• Continue packing ½-1 hour after the last load
• Cover the silo tightly and immediately after the final load
• Adjust the package weight of the machine to at least 0.25 * load capacity per hour. For example: If the capacity is 40 tonnes per hour * 0.25 = The machine should weigh at least 10 tonnes to be packed tightly enough.
• In order to manage when the harvesting capacity is high, you can place two silos at the same time, if there isn’t enough space for both loading and packing simultaneously in one silo.

In order to ensure a good and stable silage right up until you start using it, we recommend using propionic acid or the salt of the propionic acid to keep it stable. The propionic acid inhibits yeast and mold as well as prevents heating, increasing storage stability.

Remember that a silage with a high dry matter content and sugar content, i.e. a good silage, has an increased risk of heating up due to the growth of yeast and mold when the silo is opened. During warm and humid harvesting conditions this can frequently be a problem.

If you have a problem with the generation of heat when you start using the silage, spraying propionic acid or another propionic acid-based product on the fresh cut help. We recommend preventing this by spraying ProMyr ™ XR 680, a premium blend product, for silage. It has a variety of effects and can be used as silage additive for both the grass, maize or mixed silage and provides a quick lowering of the pH, while ensuring against yeast and mold.

Note that the ProMyr ™ XR 680 is not suitable for preventing heating of TMR or complete feed. We recommend using propionic acid, or better yet ProMyr ™ TMR Flexible – or ProMyr ™ TMR Solid, if you need a dry product.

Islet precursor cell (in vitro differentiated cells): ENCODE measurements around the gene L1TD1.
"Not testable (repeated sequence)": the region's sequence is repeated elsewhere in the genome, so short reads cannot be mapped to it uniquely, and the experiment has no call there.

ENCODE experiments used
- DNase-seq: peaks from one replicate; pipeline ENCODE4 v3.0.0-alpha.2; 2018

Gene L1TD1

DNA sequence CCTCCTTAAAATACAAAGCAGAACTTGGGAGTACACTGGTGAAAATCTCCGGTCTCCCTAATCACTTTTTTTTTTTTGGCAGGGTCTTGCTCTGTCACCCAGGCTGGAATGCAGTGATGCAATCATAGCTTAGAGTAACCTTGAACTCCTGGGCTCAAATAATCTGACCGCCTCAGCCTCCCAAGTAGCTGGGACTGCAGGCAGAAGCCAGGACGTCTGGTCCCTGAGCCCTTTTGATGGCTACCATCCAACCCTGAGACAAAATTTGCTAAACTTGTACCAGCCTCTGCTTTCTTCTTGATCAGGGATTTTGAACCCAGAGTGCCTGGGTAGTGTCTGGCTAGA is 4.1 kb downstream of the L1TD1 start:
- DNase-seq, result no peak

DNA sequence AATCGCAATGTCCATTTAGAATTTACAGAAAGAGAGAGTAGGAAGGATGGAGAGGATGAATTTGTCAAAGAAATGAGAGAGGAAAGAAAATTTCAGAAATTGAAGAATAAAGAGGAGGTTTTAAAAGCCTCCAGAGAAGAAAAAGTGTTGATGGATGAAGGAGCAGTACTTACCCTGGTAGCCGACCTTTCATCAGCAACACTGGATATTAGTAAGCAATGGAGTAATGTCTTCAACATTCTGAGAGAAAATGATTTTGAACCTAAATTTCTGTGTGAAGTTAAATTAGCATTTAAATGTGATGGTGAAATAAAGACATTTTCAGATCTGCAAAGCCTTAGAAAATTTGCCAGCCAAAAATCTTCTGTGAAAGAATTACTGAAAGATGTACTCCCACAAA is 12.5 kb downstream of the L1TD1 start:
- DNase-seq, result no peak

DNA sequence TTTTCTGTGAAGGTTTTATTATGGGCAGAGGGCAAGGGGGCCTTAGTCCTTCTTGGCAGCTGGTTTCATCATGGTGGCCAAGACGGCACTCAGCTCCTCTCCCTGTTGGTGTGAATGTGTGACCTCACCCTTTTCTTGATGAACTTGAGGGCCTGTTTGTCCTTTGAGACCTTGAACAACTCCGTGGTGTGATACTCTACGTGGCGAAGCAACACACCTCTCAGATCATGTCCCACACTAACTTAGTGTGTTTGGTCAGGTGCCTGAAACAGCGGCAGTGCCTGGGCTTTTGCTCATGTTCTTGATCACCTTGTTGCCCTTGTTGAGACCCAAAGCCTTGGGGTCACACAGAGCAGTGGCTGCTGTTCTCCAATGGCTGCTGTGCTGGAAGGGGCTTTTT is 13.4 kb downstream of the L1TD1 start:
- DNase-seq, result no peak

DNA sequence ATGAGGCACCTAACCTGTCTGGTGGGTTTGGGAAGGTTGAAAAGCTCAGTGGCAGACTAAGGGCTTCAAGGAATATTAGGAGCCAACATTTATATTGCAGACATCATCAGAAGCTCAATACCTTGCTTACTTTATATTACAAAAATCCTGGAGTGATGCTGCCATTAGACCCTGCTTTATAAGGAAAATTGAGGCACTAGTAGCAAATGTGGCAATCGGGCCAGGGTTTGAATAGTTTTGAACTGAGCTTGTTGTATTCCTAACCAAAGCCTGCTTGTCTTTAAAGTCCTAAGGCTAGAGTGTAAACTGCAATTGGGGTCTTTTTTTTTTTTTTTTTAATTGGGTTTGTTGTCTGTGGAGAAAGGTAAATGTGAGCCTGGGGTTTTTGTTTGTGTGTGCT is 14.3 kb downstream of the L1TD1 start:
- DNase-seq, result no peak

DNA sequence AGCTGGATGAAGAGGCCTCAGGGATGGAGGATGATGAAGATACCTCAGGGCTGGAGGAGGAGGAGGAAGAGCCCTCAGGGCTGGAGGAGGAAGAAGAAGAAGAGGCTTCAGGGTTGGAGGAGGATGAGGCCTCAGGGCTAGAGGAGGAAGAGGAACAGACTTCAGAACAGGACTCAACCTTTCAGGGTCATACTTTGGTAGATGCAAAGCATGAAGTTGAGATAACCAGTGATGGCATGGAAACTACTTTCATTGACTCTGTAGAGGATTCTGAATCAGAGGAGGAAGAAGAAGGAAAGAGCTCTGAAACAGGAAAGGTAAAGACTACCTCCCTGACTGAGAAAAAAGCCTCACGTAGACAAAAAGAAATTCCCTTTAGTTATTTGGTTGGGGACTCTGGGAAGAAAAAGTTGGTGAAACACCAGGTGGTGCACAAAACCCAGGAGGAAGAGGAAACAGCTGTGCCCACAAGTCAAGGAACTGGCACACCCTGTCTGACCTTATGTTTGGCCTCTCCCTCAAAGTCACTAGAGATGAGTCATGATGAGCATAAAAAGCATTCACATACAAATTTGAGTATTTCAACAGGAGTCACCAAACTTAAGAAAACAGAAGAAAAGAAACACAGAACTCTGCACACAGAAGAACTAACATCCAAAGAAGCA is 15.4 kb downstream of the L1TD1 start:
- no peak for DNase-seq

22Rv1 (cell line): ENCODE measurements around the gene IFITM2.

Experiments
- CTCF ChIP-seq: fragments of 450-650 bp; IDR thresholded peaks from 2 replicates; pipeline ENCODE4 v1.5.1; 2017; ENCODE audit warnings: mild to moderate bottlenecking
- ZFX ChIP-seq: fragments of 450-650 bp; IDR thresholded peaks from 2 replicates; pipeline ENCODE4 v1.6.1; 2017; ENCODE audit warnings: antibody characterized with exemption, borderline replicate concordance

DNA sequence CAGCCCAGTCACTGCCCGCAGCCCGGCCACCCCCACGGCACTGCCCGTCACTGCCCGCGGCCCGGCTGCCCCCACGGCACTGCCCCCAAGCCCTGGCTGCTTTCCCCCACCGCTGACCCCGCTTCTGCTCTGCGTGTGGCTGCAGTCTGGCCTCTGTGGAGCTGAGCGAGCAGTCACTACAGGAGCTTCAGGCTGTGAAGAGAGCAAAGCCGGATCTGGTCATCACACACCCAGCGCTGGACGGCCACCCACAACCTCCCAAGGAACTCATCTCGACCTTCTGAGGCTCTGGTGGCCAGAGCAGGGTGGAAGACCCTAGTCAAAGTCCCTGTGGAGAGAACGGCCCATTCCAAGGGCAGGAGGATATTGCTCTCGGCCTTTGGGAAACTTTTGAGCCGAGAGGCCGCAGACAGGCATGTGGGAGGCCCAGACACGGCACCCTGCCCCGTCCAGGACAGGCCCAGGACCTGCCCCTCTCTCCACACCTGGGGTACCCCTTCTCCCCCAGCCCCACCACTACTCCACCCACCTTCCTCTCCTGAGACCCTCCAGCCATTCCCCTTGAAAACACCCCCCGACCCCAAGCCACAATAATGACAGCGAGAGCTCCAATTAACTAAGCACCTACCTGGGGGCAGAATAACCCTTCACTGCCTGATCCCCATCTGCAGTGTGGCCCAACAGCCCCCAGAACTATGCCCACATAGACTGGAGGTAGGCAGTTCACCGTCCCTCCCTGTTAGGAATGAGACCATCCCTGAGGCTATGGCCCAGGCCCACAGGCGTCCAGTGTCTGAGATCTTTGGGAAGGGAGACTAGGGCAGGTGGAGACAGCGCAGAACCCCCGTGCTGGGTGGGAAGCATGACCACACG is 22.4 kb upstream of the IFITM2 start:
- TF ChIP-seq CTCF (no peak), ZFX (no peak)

Last but not least – should you be unlucky enough to find yeast or mould at the time of feeding, you can prevent some of the negative effects of mycotoxins by using a toxin binder. Agmondo has a wide range of products for this purpose; take a look at the table below or contact us if you need guidance on which products you should use for your situation.

Dry matter % Grass silage Mixed silage <25% clover Clover silage >25% clover Corn Whole grains TMR Mixed grains <30% moisture Mixed grains >30% moisture Heating Spores
ProMyr™ XR 680 25-45 %
ProMyr TMR™ Flexible >45 %
Propionic acid
ProSid MI™ 700

↑ very well suited      → suitable       ↓ not suitable 

  1. Tab ved ensilering, opbevaring og udfodring, Charlotte Jensen, Ensilering af majs og græs Intern rapport, Husdyrbrug Nr. 21, marts 2010
  2. Virkning af ensileringsmidler i majs – ensilering 2008 Niels Bastian Kristensen et al. Ensilering af majs og græs Intern rapport, Husdyrbrug Nr. 21, marts 2010
  3. Giver ensileringsmidler i majs mere mælk i tanken og sundere køer? Karen Helle Sloth et al. Ensilering af majs og græs Intern rapport, Husdyrbrug Nr. 21, marts 2010
  4. Effects of silage additives on ensiling. Muck RE and Kung In: Silage: Field to Feedbunk. Proceedings from Silage: Field to Feedbunk North American Conference. Ithaca, New York: Northeast Regional Agricultural Engineering Service; 1997: pp. 187–199.
  5. The Effects of Various Antifungal Additives on the Fermentation and Aerobic Stability of Corn Silage Kleinschmidt et al. 2005, Dairy Sci. 88:2130–2139
  6. Virkning af ensileringsmidler i græs – ensilering 2009 Niels Bastian Kristensen et al. Ensilering af majs og græs Intern rapport, Husdyrbrug Nr. 21, marts 2010
  7. Silage review: Factors affecting dry matter and quality losses in silages Borreani et al. 2017, Dairy Sci. 101:3952–3979

About the author

Jason Lorjé

Jason Lorjé

Jason is CEO and founder of Agmondo and a veterinarian who has worked many years in the animal pharmaceutical and feed additive industry.